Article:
No. In this instance, an investigation revealed that Carla was treated comparably to other employees in the firm, both male and female, who had missed deadlines on high-profile projects or otherwise performed unsatisfactorily and failed to improve within a reasonable period of time. Because the decision to transfer Carla was based on her actual work performance, the employer did not engage in unlawful sex discrimination.
Also note that while federal equal employment laws do not prohibit discrimination against caregivers per se, the Equal Employment Opportunity Commission (EEOC) has described circumstances where discrimination against caregivers might constitute unlawful disparate treatment under Title VII of the Civil Rights Act of 1964. Intentional sex discrimination against workers with caregiving responsibilities can be proven using any of the types of evidence used in other sex discrimination cases. As with any other charge, investigators should examine the totality of the evidence to determine whether the particular challenged action was unlawfully discriminatory.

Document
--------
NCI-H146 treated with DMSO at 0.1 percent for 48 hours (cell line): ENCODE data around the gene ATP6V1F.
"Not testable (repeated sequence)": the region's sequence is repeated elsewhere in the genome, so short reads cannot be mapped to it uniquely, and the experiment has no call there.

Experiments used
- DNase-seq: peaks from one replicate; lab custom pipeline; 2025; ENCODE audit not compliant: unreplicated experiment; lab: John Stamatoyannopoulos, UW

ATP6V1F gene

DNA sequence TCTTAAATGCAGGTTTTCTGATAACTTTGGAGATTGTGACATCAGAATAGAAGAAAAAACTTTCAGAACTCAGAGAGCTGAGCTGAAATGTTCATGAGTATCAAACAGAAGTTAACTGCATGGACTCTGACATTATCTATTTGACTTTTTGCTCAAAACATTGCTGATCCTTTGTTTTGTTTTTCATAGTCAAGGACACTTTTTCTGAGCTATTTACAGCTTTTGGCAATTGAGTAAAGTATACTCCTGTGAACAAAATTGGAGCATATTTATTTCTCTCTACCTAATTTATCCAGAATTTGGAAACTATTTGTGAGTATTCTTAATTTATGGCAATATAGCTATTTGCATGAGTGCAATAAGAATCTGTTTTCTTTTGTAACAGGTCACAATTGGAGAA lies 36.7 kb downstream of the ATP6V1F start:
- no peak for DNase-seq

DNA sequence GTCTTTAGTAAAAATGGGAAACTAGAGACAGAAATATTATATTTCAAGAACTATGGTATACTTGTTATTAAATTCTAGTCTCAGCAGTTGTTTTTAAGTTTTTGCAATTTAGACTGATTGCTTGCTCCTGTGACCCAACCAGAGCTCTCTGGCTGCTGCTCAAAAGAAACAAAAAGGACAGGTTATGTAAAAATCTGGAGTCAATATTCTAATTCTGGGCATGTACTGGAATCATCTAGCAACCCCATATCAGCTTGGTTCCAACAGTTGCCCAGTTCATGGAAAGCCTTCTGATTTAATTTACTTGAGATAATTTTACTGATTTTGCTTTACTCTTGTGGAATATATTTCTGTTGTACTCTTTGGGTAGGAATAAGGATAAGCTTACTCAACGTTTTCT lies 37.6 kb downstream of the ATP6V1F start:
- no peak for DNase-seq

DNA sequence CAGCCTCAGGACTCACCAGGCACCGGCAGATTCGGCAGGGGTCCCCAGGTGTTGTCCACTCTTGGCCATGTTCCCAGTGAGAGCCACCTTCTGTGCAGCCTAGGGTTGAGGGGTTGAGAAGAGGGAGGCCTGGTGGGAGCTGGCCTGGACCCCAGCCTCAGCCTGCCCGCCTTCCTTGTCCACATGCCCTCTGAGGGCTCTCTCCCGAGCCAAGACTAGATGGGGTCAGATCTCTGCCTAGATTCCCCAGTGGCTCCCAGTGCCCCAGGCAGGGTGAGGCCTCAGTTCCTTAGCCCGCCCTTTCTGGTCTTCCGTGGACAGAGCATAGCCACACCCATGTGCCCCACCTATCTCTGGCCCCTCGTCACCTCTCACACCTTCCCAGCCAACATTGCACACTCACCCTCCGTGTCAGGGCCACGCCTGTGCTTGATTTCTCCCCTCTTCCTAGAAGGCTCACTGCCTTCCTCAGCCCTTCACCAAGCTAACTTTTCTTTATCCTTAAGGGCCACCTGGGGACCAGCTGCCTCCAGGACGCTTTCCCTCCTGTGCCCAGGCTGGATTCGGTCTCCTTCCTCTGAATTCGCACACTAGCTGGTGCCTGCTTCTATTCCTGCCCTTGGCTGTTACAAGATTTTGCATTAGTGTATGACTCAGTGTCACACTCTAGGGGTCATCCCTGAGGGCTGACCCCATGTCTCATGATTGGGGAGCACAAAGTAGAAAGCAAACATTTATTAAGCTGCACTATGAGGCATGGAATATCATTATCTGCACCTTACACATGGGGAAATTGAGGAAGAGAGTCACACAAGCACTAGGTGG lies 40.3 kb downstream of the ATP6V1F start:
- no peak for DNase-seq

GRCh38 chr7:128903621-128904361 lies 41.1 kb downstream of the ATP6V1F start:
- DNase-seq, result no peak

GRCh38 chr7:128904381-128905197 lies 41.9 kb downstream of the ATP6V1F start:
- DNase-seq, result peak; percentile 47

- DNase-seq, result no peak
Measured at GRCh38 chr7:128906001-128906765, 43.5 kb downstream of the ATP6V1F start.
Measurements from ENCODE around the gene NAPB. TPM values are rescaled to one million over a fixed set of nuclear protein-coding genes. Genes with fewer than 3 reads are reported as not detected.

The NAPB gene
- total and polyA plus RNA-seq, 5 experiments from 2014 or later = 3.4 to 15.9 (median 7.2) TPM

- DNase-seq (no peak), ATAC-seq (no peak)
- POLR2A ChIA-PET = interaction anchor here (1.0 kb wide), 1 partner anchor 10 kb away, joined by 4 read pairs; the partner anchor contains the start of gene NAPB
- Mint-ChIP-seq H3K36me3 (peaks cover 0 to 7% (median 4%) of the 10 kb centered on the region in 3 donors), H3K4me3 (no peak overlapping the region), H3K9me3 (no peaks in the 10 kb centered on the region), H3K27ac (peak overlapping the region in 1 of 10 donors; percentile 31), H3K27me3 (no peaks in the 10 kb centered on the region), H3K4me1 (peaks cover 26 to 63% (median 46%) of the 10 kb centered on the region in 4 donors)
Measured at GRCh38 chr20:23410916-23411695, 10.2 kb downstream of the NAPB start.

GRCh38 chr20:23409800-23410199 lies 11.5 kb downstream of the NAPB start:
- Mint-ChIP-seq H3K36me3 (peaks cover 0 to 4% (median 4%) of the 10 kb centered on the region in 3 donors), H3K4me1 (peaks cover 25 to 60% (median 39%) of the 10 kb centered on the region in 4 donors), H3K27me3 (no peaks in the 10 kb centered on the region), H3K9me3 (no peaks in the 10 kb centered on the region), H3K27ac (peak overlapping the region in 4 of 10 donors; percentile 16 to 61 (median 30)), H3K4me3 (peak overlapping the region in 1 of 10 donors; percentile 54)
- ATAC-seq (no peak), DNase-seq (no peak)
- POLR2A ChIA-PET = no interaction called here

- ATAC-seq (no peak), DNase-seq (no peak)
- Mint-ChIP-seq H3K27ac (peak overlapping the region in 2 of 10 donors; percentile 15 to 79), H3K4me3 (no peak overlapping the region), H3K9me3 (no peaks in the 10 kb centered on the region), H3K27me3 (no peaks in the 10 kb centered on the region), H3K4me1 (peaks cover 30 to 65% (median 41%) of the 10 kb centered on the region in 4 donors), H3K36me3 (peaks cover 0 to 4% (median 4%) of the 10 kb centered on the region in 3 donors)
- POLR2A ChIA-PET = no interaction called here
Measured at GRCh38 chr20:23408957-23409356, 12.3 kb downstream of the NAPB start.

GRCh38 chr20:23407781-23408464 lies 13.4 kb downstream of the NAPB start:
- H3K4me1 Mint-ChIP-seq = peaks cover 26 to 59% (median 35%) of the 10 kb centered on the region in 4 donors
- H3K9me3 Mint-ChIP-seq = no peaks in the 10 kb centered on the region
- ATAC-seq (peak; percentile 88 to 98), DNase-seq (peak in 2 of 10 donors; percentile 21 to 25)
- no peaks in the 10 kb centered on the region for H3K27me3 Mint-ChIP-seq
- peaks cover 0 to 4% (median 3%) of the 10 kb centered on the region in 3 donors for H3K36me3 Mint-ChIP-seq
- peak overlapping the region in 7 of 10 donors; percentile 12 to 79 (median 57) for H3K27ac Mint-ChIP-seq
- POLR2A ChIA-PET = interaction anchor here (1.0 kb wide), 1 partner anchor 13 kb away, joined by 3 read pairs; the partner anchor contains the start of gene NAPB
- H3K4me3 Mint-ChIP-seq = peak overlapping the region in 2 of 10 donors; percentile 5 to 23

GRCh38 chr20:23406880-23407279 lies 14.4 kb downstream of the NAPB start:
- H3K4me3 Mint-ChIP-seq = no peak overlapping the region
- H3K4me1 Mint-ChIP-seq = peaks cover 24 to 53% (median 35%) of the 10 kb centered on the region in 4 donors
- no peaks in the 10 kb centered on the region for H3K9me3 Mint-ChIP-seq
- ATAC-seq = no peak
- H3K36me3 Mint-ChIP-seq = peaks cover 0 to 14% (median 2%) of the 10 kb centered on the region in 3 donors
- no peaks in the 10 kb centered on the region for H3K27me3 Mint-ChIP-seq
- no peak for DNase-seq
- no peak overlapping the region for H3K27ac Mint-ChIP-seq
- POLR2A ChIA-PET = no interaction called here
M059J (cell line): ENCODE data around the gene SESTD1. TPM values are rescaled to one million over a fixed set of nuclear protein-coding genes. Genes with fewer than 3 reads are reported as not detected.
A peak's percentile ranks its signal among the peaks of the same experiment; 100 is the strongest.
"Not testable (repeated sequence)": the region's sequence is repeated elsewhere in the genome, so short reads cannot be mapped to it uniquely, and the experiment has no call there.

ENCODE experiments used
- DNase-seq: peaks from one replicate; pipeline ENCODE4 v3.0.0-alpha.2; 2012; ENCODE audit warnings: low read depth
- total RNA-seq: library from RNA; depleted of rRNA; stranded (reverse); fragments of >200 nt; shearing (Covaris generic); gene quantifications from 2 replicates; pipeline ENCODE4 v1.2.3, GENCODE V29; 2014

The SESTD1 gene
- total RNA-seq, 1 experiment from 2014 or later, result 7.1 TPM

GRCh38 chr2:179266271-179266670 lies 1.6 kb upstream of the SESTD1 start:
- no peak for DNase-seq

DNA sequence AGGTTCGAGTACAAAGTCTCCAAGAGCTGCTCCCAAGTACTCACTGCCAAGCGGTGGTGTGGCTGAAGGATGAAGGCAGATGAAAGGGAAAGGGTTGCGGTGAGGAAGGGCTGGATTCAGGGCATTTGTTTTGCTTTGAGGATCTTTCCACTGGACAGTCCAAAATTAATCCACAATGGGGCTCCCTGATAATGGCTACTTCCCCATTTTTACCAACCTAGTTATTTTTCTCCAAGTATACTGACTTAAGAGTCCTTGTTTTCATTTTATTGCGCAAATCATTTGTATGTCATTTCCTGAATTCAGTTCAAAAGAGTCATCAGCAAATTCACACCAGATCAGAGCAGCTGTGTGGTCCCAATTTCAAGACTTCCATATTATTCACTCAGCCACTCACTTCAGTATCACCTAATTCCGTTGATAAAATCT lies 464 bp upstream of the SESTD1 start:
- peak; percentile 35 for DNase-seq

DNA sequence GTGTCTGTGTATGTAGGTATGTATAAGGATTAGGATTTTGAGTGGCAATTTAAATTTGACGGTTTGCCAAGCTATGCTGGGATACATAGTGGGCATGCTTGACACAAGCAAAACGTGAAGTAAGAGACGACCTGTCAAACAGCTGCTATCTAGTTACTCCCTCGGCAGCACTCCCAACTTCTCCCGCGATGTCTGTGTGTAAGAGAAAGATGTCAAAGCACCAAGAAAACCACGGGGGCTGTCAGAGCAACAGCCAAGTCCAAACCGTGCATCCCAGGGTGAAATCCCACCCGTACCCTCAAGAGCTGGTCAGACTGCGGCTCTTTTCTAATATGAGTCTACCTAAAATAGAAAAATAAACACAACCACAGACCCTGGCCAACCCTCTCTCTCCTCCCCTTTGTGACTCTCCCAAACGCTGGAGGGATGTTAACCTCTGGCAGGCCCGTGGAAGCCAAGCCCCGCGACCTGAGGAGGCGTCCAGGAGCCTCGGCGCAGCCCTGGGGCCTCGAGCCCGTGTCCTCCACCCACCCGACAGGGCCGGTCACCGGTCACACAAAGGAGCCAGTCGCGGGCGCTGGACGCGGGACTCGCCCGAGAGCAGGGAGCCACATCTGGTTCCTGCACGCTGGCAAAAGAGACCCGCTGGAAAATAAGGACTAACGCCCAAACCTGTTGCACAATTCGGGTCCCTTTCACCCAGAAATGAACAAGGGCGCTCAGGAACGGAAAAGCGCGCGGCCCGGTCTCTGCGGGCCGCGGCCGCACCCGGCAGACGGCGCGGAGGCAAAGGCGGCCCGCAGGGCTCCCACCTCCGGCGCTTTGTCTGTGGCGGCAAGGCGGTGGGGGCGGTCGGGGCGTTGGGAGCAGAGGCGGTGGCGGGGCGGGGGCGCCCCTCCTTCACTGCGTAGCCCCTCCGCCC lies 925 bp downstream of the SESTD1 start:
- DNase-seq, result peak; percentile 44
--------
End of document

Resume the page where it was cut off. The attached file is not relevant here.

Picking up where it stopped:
Source: EEOC Guidance: “Unlawful Disparate Treatment of Workers with Caregiving Responsibilities,” reported in the CCH Employment Practices Guide, New Developments ¶5243.